As I write this I’m on the upper berth of a clattery night train heading out of Bangkok to Chiang Mai in the north of Thailand. There’s a Chinese couple on the bunks below and we’re desperate for the sheets and blankets to be given out as the air conditioning is so fierce. Around us, I can hear various languages being spoken – Thai, Chinese and the unmistakable drawl of Australian English. And now a knowledgeable Yank has piped up: ” I rode these trains before and they don’t know how to turn the air-con off. Like, at all.”
This marks the end of over two months loving the islands and beaches of Thailand. Today I said goodbye to my sister on Koh Samui. We’ve had over two weeks sunning ourselves up the east coast of Koh Phang An.
In my previous blog post, I talked about our experience at The Sanctuary and from there we travelled on this little almost dead ferry up to Thong Nai Pan Noi. It sputtered up onto the beach and we stayed in some bungalows next to what Tripadvisor calls the number one choice of accommodation on the island. We learnt that no beach looks nice in the rain, but it can look a bit better when you’re sipping a sneaky smoothie at the Anantara. Boutique chic eat your heart out. Each seafront villa had its own plunge pool… and intercom. The area in between the villas was so beautifully landscaped – think foot bridges, palms and koi carp. Yes, we had a good old nose about. My sister could review hotels for a living.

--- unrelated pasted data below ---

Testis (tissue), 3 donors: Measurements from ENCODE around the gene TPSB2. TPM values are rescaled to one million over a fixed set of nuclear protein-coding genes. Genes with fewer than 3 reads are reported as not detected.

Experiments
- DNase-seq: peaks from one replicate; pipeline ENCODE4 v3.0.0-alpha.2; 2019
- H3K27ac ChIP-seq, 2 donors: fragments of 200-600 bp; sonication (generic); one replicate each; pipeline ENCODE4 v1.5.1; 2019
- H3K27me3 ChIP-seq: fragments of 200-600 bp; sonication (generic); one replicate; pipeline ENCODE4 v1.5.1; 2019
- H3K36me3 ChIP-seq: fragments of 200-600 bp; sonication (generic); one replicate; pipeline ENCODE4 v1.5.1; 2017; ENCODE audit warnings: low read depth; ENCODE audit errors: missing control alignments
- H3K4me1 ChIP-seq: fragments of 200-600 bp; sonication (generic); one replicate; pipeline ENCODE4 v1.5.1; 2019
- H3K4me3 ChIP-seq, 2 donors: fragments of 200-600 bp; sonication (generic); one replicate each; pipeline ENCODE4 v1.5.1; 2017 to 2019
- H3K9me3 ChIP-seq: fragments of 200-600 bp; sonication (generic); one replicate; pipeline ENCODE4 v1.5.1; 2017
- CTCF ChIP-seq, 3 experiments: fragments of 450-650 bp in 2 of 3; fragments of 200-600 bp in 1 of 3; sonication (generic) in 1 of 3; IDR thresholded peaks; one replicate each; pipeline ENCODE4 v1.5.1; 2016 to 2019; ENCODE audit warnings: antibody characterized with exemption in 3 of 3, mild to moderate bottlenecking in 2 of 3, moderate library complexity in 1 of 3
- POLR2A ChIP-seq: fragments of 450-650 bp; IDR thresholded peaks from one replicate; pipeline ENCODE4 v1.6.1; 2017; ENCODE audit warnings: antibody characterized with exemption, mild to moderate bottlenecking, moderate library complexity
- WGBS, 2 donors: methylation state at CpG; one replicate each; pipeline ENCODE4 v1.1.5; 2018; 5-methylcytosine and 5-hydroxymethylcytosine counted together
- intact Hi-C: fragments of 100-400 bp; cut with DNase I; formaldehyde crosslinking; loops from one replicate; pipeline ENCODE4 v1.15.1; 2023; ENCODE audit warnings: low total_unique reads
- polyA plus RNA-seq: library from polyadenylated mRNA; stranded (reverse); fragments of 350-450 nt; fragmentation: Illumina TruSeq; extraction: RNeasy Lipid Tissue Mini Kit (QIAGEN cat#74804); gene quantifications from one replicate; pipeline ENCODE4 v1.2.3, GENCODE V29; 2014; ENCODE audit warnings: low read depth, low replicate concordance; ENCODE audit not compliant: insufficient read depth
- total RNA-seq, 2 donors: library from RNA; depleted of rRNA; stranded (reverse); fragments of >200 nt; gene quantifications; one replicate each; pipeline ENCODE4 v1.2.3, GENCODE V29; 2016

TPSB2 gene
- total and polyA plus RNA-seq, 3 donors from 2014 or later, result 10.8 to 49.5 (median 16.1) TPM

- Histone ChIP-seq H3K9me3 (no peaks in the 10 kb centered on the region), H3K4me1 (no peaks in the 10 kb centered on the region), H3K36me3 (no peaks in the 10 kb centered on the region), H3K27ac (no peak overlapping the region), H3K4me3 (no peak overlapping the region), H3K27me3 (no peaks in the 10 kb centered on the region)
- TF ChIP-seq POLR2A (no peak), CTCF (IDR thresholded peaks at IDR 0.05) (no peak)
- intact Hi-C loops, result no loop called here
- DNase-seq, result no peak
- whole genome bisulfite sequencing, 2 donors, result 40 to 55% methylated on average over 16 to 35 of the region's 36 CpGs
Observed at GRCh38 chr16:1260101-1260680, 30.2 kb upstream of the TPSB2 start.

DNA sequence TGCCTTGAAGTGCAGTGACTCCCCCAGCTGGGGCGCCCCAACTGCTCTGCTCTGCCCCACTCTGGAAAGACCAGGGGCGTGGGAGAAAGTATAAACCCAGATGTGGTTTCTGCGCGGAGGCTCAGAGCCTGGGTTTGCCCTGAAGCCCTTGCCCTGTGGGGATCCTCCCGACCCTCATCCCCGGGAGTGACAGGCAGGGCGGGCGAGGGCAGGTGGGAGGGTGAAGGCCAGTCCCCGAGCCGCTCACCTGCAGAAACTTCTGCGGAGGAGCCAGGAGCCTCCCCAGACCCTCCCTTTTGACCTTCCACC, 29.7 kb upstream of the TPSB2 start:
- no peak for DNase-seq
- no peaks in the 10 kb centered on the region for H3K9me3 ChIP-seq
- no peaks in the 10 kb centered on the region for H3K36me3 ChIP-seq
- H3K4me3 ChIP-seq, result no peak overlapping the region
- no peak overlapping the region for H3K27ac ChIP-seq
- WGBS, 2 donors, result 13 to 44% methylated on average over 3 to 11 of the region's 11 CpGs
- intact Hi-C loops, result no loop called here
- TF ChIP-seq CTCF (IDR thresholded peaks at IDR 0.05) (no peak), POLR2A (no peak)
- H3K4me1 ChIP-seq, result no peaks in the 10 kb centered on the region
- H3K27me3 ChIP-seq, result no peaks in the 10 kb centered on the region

Then the sun came out and we felt compelled to stay for almost a week.
I also managed to secure my first bit of freelance yoga writing work so I’ve been spending time typing away whilst looking at beautiful turquoise sea. Much better than a desk in Whitehall.
We risked life and limb by getting back on the almost dead ferry to travel back down to the southern tip of the island, just close to the place famed for full moon parties – Had Rin. Thankfully we missed the party but I’ve still managed to see enough neon to last a life time. T-shirts, sunglasses, shorts, even a sign on our bungalow door saying ‘if floresant paint on sheet pay 600 baht’.
We stayed in a rickety bungalow perched precariously on the side of rocks overlooking crashing waves and, in the distance, Koh Samui. It felt like the end of the world.
And then onto Koh Samui for one night. On the island I pointed out every sight that was ever-so-slightly related to my teacher training:
“We ate on this beach one night!”
“We set off lanterns from right here!”
“I bought your ripped-off Muppets DVD from this stall!”
I would like to formally take this moment to apologise to Katharine for being a yoga teacher training bore. She was very understanding and made all the right noises.
I was sad to say goodbye to Kaths. We travel well together. I’d get up early to do my yoga practice and then we’d see each other at breakfast. We’re both very happy to spend time sitting relaxing although I’m much more of a shade-seeker than her. We’d have a dip in the sea, then lie to dry off. It’s a tough life. She’s off home to London in two days’ time but I’ll be seeing her and the parents in Kerala in November.
Anyway, I’m on my way to Chiang Mai in order to do a two-week Thai massage course. I’m intrigued and I’ll let you know how I get on.
Oh and we now have blankets! And I’ve had the opportunity to remember how challenging it is to use a squat toilet on a moving train! Night night sleep tight.
Clackety clack… clackety clack… clackety clack…